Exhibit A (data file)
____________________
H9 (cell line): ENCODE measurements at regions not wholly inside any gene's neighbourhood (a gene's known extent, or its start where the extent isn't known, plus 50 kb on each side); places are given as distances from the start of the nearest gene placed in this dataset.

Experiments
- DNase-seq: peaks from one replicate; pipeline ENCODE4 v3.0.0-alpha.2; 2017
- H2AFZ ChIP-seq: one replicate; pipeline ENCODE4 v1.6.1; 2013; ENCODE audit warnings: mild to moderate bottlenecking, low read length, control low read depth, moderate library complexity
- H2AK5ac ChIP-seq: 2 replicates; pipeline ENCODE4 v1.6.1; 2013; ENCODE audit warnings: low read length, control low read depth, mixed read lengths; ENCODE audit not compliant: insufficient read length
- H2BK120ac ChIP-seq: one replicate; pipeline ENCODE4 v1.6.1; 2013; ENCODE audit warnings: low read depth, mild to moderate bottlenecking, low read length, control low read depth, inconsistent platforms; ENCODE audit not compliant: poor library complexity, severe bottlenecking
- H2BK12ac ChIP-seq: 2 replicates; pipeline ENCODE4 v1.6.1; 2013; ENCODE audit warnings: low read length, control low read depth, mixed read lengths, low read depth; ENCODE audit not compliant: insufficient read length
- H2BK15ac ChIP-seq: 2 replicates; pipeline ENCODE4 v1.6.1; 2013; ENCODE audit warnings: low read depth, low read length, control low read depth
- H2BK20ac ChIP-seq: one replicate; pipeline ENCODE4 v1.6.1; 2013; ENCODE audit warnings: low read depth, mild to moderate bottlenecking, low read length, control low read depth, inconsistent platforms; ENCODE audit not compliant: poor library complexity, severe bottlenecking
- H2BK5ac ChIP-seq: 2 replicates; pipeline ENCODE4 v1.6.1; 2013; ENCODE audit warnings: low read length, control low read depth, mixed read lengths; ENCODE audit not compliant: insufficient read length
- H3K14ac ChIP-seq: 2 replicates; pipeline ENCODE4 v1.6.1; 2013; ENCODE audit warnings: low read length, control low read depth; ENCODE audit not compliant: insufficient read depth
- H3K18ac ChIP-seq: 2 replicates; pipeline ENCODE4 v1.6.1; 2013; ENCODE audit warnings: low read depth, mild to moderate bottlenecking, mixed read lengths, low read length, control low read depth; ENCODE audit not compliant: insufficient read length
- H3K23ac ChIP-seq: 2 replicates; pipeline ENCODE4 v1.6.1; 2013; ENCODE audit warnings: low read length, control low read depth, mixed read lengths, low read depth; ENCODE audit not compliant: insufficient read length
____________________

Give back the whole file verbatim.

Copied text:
H9 (cell line): ENCODE measurements at regions not wholly inside any gene's neighbourhood (a gene's known extent, or its start where the extent isn't known, plus 50 kb on each side); places are given as distances from the start of the nearest gene placed in this dataset.

Experiments
- DNase-seq: peaks from one replicate; pipeline ENCODE4 v3.0.0-alpha.2; 2017
- H2AFZ ChIP-seq: one replicate; pipeline ENCODE4 v1.6.1; 2013; ENCODE audit warnings: mild to moderate bottlenecking, low read length, control low read depth, moderate library complexity
- H2AK5ac ChIP-seq: 2 replicates; pipeline ENCODE4 v1.6.1; 2013; ENCODE audit warnings: low read length, control low read depth, mixed read lengths; ENCODE audit not compliant: insufficient read length
- H2BK120ac ChIP-seq: one replicate; pipeline ENCODE4 v1.6.1; 2013; ENCODE audit warnings: low read depth, mild to moderate bottlenecking, low read length, control low read depth, inconsistent platforms; ENCODE audit not compliant: poor library complexity, severe bottlenecking
- H2BK12ac ChIP-seq: 2 replicates; pipeline ENCODE4 v1.6.1; 2013; ENCODE audit warnings: low read length, control low read depth, mixed read lengths, low read depth; ENCODE audit not compliant: insufficient read length
- H2BK15ac ChIP-seq: 2 replicates; pipeline ENCODE4 v1.6.1; 2013; ENCODE audit warnings: low read depth, low read length, control low read depth
- H2BK20ac ChIP-seq: one replicate; pipeline ENCODE4 v1.6.1; 2013; ENCODE audit warnings: low read depth, mild to moderate bottlenecking, low read length, control low read depth, inconsistent platforms; ENCODE audit not compliant: poor library complexity, severe bottlenecking
- H2BK5ac ChIP-seq: 2 replicates; pipeline ENCODE4 v1.6.1; 2013; ENCODE audit warnings: low read length, control low read depth, mixed read lengths; ENCODE audit not compliant: insufficient read length
- H3K14ac ChIP-seq: 2 replicates; pipeline ENCODE4 v1.6.1; 2013; ENCODE audit warnings: low read length, control low read depth; ENCODE audit not compliant: insufficient read depth
- H3K18ac ChIP-seq: 2 replicates; pipeline ENCODE4 v1.6.1; 2013; ENCODE audit warnings: low read depth, mild to moderate bottlenecking, mixed read lengths, low read length, control low read depth; ENCODE audit not compliant: insufficient read length
- H3K23ac ChIP-seq: 2 replicates; pipeline ENCODE4 v1.6.1; 2013; ENCODE audit warnings: low read length, control low read depth, mixed read lengths, low read depth; ENCODE audit not compliant: insufficient read length